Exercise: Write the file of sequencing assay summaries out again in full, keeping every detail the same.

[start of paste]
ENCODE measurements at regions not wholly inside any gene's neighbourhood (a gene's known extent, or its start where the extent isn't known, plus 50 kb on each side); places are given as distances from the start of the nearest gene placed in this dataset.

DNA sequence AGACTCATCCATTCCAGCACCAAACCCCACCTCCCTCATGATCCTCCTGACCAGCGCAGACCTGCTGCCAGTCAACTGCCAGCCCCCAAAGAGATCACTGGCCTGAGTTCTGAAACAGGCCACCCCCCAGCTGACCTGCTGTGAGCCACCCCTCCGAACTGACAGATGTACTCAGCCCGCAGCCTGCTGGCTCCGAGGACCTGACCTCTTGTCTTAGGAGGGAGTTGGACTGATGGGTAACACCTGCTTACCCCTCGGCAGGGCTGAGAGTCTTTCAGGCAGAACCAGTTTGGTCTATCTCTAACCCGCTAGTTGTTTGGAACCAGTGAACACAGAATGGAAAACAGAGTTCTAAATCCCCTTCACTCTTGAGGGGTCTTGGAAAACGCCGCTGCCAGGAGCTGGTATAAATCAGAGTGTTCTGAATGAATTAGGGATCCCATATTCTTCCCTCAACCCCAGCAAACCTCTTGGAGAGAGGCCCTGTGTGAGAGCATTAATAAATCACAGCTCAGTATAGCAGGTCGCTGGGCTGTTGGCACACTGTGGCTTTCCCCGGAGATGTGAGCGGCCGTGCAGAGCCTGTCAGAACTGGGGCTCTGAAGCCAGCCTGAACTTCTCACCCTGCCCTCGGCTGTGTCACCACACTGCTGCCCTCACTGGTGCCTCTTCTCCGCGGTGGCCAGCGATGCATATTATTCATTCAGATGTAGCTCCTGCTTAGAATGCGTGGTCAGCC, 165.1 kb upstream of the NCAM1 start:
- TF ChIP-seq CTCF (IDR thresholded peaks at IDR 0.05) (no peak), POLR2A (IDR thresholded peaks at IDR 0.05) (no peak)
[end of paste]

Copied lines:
ENCODE measurements at regions not wholly inside any gene's neighbourhood (a gene's known extent, or its start where the extent isn't known, plus 50 kb on each side); places are given as distances from the start of the nearest gene placed in this dataset.

DNA sequence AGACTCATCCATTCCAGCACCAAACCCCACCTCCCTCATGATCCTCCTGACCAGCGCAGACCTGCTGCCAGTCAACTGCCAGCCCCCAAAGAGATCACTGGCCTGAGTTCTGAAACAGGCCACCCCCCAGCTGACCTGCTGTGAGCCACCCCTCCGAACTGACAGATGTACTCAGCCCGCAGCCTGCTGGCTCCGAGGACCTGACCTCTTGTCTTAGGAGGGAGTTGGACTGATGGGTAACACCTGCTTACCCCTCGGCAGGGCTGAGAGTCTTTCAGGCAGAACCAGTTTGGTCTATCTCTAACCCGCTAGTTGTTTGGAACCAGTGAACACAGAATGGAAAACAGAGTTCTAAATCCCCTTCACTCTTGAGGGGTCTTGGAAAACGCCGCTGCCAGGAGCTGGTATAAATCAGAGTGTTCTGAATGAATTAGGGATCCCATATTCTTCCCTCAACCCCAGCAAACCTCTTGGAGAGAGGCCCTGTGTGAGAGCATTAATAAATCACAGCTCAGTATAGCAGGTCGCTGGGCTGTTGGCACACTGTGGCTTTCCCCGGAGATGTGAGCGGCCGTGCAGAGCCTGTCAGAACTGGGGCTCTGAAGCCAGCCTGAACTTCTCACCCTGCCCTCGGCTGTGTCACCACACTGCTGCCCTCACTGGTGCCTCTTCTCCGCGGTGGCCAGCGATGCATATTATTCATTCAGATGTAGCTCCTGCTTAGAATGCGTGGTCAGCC, 165.1 kb upstream of the NCAM1 start:
- TF ChIP-seq CTCF (IDR thresholded peaks at IDR 0.05) (no peak), POLR2A (IDR thresholded peaks at IDR 0.05) (no peak)